Phil Cleary's view on Australian politics, people, vfl and afl football, music, history and literature Phil Cleary's view on Australian politics, people, vfl and afl football, music, history and literature Phil Cleary's view on Australian politics, people, vfl and afl football, music, history and literature

Phil Cleary's view on Australian politics, people, vfl and afl football, music, history and literature
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Phil Cleary's view on Australian politics, people, vfl and afl football, music, history and literature Phil Cleary's view on Australian politics, people, vfl and afl football, music, history and literature
Phil Cleary's view on Australian politics, people, vfl and afl football, music, history and literature
Phil Cleary's view on Australian politics, people, vfl and afl football, music, history and literature Phil Cleary's view on Australian politics, people, vfl and afl football, music, history and literature Home : History Phil Cleary's view on Australian politics, people, vfl and afl football, music, history and literature







As with most other working class boys around Brunswick, the notoriously tough 'Peggy' Parlon had no qualms about enlisting when that representative of middle Australia, Robert Menzies PM, solemnly declared, 'It's my melancholy duty to inform you that as England is at war ..... so too is Australia.'

A knock-about bloke with a bent nose planted on a face as solid as the bricks that rolled out of the Hoffman kilns, Parlon was a man with a history. Legend had it that he'd savaged a policeman's eye in a brawl and had been flogged for his trouble.

An undated letter home.

Enlisting had nothing to do with the rights of small nations or opposition to Nazism. The 1930s Depression had left most families in Brunswick on the breadline. An army uniform ensured regular wages, adventure and freedom from mundane Brunswick and factory life. He and Ted Dorian never considered the danger.

..............................'The naive enthusiasm which pervaded the South Melbourne Barracks in February 1940 was as tragic as it was romantic. As they waited in the queue the two Brunswick boys joked their way through the formalities........

Peggy and Ted didn't see much action. Having routed the Italians at Bardia 100 kilometres east of Tobruk in January, Ted's 6th Division entered Benghazi on 6 February 1941. Delirious at the speed of their victory over the Italians in the Middle East, Ted and his fearless mate reckoned it was all too easy.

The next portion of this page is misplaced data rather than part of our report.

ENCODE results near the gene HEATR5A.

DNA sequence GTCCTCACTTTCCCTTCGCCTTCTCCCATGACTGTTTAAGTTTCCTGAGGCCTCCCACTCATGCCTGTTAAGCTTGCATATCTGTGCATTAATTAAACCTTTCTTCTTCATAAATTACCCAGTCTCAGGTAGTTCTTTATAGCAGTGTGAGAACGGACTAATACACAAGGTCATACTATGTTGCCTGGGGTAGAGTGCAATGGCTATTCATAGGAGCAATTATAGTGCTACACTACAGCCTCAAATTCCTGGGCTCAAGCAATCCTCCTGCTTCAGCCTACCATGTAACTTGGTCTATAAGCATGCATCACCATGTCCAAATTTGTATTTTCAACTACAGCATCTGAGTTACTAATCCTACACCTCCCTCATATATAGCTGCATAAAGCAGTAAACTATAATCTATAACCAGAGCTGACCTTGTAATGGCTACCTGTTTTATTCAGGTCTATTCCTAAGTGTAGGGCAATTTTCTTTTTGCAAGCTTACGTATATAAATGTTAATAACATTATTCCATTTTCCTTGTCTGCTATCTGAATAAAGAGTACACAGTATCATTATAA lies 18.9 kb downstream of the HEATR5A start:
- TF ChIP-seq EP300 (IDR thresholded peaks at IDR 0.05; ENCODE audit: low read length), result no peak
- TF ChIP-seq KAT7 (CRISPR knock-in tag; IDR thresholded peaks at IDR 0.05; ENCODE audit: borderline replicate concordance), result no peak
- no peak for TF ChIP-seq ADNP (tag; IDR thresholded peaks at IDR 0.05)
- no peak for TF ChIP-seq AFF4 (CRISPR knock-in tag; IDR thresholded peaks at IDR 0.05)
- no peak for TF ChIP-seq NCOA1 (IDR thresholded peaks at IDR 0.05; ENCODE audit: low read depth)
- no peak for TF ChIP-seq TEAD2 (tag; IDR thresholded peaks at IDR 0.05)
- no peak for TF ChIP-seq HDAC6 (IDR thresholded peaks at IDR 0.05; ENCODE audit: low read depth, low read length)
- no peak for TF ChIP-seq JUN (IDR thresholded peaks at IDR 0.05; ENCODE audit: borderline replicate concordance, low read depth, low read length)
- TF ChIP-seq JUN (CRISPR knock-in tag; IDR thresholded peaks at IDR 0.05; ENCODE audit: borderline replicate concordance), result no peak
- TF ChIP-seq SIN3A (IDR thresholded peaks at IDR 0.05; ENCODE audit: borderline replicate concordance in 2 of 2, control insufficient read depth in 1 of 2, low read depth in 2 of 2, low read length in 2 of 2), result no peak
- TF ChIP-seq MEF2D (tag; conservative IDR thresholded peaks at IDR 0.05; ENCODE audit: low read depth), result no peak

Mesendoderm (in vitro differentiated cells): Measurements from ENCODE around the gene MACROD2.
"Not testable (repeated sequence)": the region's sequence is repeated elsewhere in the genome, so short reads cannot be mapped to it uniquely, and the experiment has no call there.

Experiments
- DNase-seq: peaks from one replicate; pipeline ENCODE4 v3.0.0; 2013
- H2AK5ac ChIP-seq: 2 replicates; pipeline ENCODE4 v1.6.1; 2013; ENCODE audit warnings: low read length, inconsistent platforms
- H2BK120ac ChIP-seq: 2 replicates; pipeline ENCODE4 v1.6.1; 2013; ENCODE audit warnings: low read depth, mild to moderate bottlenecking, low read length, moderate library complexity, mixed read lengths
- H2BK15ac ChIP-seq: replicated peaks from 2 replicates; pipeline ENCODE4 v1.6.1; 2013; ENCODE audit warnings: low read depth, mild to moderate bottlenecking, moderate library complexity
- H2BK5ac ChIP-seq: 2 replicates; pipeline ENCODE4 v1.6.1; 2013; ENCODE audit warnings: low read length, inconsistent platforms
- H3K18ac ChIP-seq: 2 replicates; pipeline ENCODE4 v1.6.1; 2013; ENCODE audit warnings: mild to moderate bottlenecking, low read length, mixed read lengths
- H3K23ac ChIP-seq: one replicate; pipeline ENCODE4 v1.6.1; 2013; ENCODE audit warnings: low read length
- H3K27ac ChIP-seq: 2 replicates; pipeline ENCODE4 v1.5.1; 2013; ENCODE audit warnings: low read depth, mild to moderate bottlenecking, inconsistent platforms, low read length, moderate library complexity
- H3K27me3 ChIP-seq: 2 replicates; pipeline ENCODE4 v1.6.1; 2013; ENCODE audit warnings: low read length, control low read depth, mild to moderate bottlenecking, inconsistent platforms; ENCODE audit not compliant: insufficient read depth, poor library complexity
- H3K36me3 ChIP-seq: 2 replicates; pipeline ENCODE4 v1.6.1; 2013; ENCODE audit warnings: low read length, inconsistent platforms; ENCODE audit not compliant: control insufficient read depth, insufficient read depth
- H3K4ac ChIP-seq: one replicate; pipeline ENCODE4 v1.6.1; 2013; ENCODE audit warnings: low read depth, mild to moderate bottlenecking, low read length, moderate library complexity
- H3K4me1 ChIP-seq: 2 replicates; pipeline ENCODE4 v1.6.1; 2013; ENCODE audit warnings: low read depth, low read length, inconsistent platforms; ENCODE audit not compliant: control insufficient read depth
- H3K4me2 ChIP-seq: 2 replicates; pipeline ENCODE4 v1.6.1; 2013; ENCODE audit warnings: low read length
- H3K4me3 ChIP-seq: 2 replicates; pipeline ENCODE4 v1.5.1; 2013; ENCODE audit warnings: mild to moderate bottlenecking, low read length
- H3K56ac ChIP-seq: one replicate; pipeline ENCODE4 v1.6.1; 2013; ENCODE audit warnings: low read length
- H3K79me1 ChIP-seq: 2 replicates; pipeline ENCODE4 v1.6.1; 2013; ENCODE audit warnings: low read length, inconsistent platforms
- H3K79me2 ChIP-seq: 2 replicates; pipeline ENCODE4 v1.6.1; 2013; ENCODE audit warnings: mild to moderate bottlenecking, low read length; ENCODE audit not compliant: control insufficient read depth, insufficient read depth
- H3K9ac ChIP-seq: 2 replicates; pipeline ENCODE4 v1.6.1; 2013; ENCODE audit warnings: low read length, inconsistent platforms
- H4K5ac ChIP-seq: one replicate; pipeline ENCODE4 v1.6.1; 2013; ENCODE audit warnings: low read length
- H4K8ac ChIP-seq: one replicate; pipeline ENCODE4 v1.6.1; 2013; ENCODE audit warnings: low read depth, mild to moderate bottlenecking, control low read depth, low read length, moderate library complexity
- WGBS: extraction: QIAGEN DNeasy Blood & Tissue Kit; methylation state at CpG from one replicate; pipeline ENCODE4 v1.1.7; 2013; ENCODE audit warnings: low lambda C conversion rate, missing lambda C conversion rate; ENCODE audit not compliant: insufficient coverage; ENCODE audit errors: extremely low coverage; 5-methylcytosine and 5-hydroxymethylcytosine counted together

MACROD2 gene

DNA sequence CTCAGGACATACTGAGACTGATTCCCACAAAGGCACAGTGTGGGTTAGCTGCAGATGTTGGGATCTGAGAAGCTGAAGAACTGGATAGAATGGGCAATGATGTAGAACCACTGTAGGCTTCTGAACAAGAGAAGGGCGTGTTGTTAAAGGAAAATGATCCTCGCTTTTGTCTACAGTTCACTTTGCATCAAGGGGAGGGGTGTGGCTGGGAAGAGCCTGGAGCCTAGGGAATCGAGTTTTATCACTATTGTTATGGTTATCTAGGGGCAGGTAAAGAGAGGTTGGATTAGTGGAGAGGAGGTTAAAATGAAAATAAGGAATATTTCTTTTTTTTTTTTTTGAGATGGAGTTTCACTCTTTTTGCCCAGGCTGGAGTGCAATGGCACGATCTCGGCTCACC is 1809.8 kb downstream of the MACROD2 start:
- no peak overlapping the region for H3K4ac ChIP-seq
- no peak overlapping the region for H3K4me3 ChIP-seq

.........................When word arrived that they were to embark for Greece on 31 March to halt the German advance, their laconic bravado was tinged with circumspection. Although Blamey expressed reservations about the campaign in a report to The Minister and War Cabinet on 10 March his opposition lacked the passion of his Brunswick baton charge. In any case the Anglophile Menzies hadn't even sought his opinion on Churchill's typically cavalier decision to cast one New Zealand and two Australian Divisions to the wind.

Two months after Lusterforce, as the contingent was code-named, sailed for Greece, home for the Brunswick boys was a dank windowless train bound for Wolfsberg in southern Austria. Early on 26 April German paratroopers, more than 1000 of them, appeared in the skies above the Corinth Canal where the hapless Dorian and his mates were stranded.

Before sunrise on the 24 April, General Blamey, his only son, Major Tom Blamey, and five members of the General's staff had boarded a Sunderland flying-boat destined for Alexandria. By the time Blamey touched down at 2.30 in the afternoon the remnants of Lusterforce were scrambling for the safety of the beaches of Athens and the Peloponnese and the Germans were preparing for the final strike. At home my grandfather was saying Menzies was a useless pawn and that any day now the Germans would attack Russia.

Transport driver Ted Dorian's fate had been sealed before the Germans arrived. Hands fixed to the wheel of the truck that guided his human cargo through a path littered with craters and the wrecked remains of an army frantically retreating from the advancing Germans, Ted had no counter to his perilous predicament. In a flurry of dust the truck careered onto its side, fatally spilling men in all directions. He was never the same.

A week in the bowels of a rattler without a shaft of light or the faintest indication of a destination gave Ted and Peggy a moment to reflect. It was a long way from the South Melbourne Recruiting Office where in a flash of boyish exuberance, only a month after Menzies declared his government's commitment to the Old Dart, they'd commissioned body and soul to God and country.

Twelve months later, Edward Dorian, Gefangenennummer 3630 from M-Stammlager XVIIIA, told his mother:

There's nothing to write about over here, I'll tell you all about it when I get home. Anyway Mum, let's hope it will be soon. Until then, fondest love to all. Cheers, Teddy.

It was hard to believe the steady, purposeful hand that carefully etched these words onto a piece of German paper in 1942 would crumble when it was all over. Buried to the neck in sand as punishment after yet another unsuccessful escape, Ted and Peggy gave no indication their nerves were fracturing.
'Better get it right next time, Ted,' quipped Parlon.
'Yeah, you bastard, I told you that was Italy not Switzerland,' replied Ted.
When Parlon and Dorian went over the wire at the Leisach work camp they knew the risks. South was Italy and enemy territory, and capture a perilous formality.

Peggy Parlon, unknown man, Ted Dorian

Private Eric Black had escaped from Stalag 18A eight times. Once, in the company of Private E.J McDonald he'd collected some food from Billy Ottaway's gang which was gainfully employed taking the bend out of the Drau river.

Official records have them travelling as far as Udine 70 kilometres from the Gulf of Trieste. However, their larrikin spirit was too much for Commandant Leople Bruckner who shot Black dead and wounded McDonald when the pair returned from field work slightly worse for wear on Saturday 15 April 1944. The inmates reckoned Bruckner, who'd previously killed another POW, was mad.

Fear of retribution wasn't enough to stop Parlon and Dorian. Their escapes were an act of unpretentious heroism and a quintessential expression of the rugged individuality of the working class Brunswick that had fashioned them.